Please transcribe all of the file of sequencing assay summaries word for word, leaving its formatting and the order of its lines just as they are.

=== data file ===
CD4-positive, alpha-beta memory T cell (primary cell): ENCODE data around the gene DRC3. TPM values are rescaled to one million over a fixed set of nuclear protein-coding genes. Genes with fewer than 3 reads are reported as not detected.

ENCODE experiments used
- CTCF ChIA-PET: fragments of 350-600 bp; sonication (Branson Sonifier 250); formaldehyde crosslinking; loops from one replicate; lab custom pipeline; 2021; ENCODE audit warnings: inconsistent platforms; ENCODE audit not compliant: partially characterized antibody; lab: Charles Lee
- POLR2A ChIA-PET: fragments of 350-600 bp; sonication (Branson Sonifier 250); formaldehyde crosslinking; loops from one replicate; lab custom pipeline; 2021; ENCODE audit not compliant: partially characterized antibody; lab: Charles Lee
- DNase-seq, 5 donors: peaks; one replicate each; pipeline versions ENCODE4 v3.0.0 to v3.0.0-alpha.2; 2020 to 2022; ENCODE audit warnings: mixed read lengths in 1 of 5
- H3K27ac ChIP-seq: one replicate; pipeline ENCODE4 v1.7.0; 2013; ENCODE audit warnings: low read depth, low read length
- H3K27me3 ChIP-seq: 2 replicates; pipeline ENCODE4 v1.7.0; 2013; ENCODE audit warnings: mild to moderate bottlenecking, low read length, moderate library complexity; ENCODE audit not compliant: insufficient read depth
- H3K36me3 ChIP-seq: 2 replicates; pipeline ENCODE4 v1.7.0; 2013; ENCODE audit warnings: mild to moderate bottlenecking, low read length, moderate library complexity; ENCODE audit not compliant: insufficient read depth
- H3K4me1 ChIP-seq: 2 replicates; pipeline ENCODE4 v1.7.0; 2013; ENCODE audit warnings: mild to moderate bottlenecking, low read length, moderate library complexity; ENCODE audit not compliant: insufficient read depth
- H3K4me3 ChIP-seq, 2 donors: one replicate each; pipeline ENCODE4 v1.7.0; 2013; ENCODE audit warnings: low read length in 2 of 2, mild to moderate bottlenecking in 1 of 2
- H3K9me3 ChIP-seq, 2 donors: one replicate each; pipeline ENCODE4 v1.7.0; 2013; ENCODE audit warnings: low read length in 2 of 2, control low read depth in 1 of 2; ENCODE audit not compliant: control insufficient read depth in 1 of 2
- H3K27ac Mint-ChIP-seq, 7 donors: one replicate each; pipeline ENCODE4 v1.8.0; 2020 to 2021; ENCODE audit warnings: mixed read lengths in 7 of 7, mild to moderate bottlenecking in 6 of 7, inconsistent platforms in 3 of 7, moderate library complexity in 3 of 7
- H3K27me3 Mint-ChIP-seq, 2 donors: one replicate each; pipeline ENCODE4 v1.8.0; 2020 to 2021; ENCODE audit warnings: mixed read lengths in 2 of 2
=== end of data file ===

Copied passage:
CD4-positive, alpha-beta memory T cell (primary cell): ENCODE data around the gene DRC3. TPM values are rescaled to one million over a fixed set of nuclear protein-coding genes. Genes with fewer than 3 reads are reported as not detected.

ENCODE experiments used
- CTCF ChIA-PET: fragments of 350-600 bp; sonication (Branson Sonifier 250); formaldehyde crosslinking; loops from one replicate; lab custom pipeline; 2021; ENCODE audit warnings: inconsistent platforms; ENCODE audit not compliant: partially characterized antibody; lab: Charles Lee
- POLR2A ChIA-PET: fragments of 350-600 bp; sonication (Branson Sonifier 250); formaldehyde crosslinking; loops from one replicate; lab custom pipeline; 2021; ENCODE audit not compliant: partially characterized antibody; lab: Charles Lee
- DNase-seq, 5 donors: peaks; one replicate each; pipeline versions ENCODE4 v3.0.0 to v3.0.0-alpha.2; 2020 to 2022; ENCODE audit warnings: mixed read lengths in 1 of 5
- H3K27ac ChIP-seq: one replicate; pipeline ENCODE4 v1.7.0; 2013; ENCODE audit warnings: low read depth, low read length
- H3K27me3 ChIP-seq: 2 replicates; pipeline ENCODE4 v1.7.0; 2013; ENCODE audit warnings: mild to moderate bottlenecking, low read length, moderate library complexity; ENCODE audit not compliant: insufficient read depth
- H3K36me3 ChIP-seq: 2 replicates; pipeline ENCODE4 v1.7.0; 2013; ENCODE audit warnings: mild to moderate bottlenecking, low read length, moderate library complexity; ENCODE audit not compliant: insufficient read depth
- H3K4me1 ChIP-seq: 2 replicates; pipeline ENCODE4 v1.7.0; 2013; ENCODE audit warnings: mild to moderate bottlenecking, low read length, moderate library complexity; ENCODE audit not compliant: insufficient read depth
- H3K4me3 ChIP-seq, 2 donors: one replicate each; pipeline ENCODE4 v1.7.0; 2013; ENCODE audit warnings: low read length in 2 of 2, mild to moderate bottlenecking in 1 of 2
- H3K9me3 ChIP-seq, 2 donors: one replicate each; pipeline ENCODE4 v1.7.0; 2013; ENCODE audit warnings: low read length in 2 of 2, control low read depth in 1 of 2; ENCODE audit not compliant: control insufficient read depth in 1 of 2
- H3K27ac Mint-ChIP-seq, 7 donors: one replicate each; pipeline ENCODE4 v1.8.0; 2020 to 2021; ENCODE audit warnings: mixed read lengths in 7 of 7, mild to moderate bottlenecking in 6 of 7, inconsistent platforms in 3 of 7, moderate library complexity in 3 of 7
- H3K27me3 Mint-ChIP-seq, 2 donors: one replicate each; pipeline ENCODE4 v1.8.0; 2020 to 2021; ENCODE audit warnings: mixed read lengths in 2 of 2